People with blood pressure levels that tend to be slightly elevated but still considered to be within normal ranges--called high-normal--are at increased risk for suffering from heart disease. Blood pressure readings are taken in two numbers. The systolic value i.e., the first number in a blood pressure measurement, represents the pressure in the heart during contraction. The second number, the diastolic value, represents the pressure when the heart is at rest between beats.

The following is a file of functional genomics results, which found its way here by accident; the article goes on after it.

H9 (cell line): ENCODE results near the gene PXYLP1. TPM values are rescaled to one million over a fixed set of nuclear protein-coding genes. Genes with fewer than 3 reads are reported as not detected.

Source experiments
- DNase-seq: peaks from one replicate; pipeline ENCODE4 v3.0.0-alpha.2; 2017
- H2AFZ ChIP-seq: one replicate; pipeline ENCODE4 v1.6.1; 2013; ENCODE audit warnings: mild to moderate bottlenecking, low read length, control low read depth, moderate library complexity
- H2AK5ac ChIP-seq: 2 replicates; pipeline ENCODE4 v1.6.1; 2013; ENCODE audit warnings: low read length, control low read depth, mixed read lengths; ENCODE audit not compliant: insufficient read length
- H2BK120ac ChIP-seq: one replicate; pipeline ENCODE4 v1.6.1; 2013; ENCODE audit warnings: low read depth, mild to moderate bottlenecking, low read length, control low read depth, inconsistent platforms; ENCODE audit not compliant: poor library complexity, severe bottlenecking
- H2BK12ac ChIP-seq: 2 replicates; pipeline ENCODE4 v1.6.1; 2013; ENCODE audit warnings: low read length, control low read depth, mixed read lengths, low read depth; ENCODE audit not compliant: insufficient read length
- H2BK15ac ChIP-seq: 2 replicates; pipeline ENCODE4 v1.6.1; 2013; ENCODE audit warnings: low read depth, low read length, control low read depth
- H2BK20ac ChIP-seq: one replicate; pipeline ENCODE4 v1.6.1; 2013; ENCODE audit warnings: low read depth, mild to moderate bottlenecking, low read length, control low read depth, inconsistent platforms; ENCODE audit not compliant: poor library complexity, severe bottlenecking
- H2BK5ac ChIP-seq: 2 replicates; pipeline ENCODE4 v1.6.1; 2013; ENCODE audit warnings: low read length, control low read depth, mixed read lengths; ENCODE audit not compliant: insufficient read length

In the study, the team of researchers monitored blood pressure levels of 6,859 men and women. They then compared heart disease related illness in people with high-normal blood pressure to people with high blood pressure. Overall, women with high-normal blood pressure had a 2.5 times greater risk of heart disease than did those with normal blood pressure, and men with high-normal values had 1.6 times greater risk of heart disease than did men with normal values.
The findings could have important implications for how aggressive doctors are in giving medications to patients whom they previously simply observed.